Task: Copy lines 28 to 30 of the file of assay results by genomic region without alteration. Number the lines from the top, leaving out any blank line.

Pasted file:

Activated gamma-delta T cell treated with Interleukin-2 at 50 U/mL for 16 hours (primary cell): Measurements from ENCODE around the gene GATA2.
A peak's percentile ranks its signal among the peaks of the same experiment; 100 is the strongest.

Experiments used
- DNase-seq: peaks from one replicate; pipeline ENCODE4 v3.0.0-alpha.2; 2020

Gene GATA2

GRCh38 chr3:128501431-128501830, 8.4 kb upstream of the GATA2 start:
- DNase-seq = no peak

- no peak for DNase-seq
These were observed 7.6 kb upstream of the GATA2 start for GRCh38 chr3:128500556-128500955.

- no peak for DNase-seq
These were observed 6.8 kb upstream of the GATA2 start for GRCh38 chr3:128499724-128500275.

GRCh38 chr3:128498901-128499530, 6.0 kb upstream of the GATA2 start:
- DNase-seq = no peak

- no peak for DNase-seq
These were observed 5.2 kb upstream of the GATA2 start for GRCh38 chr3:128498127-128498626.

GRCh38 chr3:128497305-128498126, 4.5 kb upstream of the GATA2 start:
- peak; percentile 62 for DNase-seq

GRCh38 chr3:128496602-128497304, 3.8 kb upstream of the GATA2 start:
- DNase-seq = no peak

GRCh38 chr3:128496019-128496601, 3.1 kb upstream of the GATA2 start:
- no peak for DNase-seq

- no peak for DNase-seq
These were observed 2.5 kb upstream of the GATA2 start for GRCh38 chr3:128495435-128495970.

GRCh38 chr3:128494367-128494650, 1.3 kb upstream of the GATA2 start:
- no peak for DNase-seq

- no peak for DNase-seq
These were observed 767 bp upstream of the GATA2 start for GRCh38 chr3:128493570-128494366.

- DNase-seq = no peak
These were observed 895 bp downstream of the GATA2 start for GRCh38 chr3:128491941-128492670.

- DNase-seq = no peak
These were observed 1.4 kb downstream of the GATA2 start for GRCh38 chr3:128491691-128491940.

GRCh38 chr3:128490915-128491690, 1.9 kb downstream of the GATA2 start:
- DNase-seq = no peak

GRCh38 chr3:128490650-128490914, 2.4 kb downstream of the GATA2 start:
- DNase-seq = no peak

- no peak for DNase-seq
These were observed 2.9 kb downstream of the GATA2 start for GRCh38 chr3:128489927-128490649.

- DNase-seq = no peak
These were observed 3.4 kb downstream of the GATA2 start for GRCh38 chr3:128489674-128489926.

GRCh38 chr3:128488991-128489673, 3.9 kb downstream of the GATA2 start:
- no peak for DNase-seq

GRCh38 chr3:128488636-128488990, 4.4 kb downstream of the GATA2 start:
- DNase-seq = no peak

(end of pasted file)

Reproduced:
- DNase-seq = no peak
These were observed 895 bp downstream of the GATA2 start for GRCh38 chr3:128491941-128492670.

- DNase-seq = no peak